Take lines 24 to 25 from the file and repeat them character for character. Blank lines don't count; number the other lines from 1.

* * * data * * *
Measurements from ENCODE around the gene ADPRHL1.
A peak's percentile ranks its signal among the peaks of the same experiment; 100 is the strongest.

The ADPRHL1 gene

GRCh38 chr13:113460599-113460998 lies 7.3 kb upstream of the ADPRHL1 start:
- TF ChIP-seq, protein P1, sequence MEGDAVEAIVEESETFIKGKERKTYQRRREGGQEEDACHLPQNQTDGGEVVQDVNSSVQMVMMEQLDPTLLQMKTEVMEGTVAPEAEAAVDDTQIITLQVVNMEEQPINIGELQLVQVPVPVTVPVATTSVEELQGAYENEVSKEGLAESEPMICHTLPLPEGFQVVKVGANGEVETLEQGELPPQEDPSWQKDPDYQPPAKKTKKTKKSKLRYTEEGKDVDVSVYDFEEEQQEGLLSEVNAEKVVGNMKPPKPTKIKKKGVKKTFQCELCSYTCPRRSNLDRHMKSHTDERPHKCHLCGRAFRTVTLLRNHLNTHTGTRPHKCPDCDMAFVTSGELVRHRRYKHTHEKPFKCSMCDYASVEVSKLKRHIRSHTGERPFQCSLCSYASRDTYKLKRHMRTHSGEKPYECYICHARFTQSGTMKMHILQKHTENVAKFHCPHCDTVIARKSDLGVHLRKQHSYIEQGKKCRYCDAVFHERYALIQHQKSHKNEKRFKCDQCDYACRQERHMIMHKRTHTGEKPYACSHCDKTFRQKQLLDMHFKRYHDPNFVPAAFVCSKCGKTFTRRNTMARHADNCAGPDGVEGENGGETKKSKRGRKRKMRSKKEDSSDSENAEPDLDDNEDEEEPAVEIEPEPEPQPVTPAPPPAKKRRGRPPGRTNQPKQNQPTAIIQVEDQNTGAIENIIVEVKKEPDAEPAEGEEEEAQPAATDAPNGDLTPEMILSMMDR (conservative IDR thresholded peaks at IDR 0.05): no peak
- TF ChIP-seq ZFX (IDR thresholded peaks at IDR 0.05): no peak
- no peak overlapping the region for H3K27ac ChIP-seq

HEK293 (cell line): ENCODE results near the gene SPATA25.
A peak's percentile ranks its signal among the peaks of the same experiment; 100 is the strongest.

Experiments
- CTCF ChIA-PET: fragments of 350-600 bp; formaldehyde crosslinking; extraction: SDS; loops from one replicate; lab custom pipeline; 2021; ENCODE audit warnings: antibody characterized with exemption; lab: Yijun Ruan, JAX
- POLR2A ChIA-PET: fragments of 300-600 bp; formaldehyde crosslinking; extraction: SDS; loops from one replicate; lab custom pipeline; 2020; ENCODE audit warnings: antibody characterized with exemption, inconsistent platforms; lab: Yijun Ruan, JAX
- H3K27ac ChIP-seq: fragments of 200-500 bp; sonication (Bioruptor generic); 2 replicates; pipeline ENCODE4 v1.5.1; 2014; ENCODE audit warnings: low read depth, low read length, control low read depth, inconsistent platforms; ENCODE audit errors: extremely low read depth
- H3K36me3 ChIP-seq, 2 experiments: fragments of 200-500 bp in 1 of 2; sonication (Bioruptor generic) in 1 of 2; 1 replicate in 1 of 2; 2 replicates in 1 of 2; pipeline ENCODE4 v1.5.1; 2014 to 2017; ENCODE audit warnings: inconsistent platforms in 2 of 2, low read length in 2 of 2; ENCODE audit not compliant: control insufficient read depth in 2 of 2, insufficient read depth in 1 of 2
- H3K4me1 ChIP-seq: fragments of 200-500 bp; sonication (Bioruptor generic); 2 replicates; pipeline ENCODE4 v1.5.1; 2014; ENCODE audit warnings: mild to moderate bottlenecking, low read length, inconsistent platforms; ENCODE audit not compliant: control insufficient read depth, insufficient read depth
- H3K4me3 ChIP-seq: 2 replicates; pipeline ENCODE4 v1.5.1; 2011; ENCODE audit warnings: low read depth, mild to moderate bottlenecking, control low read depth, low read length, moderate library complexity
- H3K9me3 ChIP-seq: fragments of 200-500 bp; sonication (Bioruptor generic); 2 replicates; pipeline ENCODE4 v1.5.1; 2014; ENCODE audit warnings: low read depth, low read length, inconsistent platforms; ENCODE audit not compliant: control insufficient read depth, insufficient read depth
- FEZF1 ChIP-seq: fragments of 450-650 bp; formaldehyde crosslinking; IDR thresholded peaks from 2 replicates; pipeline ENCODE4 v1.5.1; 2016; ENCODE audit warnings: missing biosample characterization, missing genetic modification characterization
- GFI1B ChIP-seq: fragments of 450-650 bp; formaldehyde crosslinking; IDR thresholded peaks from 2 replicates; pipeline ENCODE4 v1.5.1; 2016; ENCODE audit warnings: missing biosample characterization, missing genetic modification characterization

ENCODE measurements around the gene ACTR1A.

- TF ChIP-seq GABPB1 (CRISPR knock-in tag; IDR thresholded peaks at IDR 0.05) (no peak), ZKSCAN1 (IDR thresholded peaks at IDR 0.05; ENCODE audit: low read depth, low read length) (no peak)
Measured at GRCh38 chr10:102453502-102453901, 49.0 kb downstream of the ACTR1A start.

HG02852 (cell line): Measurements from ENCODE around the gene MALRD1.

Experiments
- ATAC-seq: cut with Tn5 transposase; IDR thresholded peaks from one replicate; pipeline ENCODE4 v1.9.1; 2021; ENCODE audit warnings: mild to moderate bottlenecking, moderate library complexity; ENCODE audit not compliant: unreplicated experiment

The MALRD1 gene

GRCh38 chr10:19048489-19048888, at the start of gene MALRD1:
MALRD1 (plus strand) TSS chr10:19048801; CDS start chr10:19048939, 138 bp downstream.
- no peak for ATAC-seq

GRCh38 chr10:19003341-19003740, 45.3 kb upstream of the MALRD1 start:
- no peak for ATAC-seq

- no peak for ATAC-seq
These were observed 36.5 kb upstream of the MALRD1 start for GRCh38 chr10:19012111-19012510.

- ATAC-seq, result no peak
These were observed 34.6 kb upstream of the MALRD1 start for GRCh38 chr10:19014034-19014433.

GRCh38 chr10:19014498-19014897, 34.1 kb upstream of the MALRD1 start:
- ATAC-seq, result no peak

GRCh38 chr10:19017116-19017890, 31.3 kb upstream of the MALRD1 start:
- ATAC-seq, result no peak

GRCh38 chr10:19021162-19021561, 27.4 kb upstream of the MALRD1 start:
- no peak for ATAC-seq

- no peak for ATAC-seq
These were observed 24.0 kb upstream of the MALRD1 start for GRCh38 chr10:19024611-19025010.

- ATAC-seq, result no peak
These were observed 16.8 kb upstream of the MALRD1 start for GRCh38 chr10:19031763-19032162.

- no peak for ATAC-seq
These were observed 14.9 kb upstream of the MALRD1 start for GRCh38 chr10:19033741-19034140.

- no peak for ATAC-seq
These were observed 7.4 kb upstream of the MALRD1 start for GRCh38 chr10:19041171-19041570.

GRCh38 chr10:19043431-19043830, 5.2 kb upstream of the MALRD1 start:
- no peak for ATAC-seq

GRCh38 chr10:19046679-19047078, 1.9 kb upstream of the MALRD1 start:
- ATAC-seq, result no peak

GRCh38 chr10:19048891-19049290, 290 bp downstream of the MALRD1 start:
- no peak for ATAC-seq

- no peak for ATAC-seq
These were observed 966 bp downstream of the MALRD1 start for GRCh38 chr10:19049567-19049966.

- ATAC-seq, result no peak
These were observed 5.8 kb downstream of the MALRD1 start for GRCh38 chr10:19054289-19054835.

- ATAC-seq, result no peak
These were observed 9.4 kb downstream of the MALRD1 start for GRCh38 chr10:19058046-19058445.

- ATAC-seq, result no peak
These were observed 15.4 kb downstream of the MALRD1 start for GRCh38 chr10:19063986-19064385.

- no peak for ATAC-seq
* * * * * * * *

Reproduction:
Experiments
- ATAC-seq: cut with Tn5 transposase; IDR thresholded peaks from one replicate; pipeline ENCODE4 v1.9.1; 2021; ENCODE audit warnings: mild to moderate bottlenecking, moderate library complexity; ENCODE audit not compliant: unreplicated experiment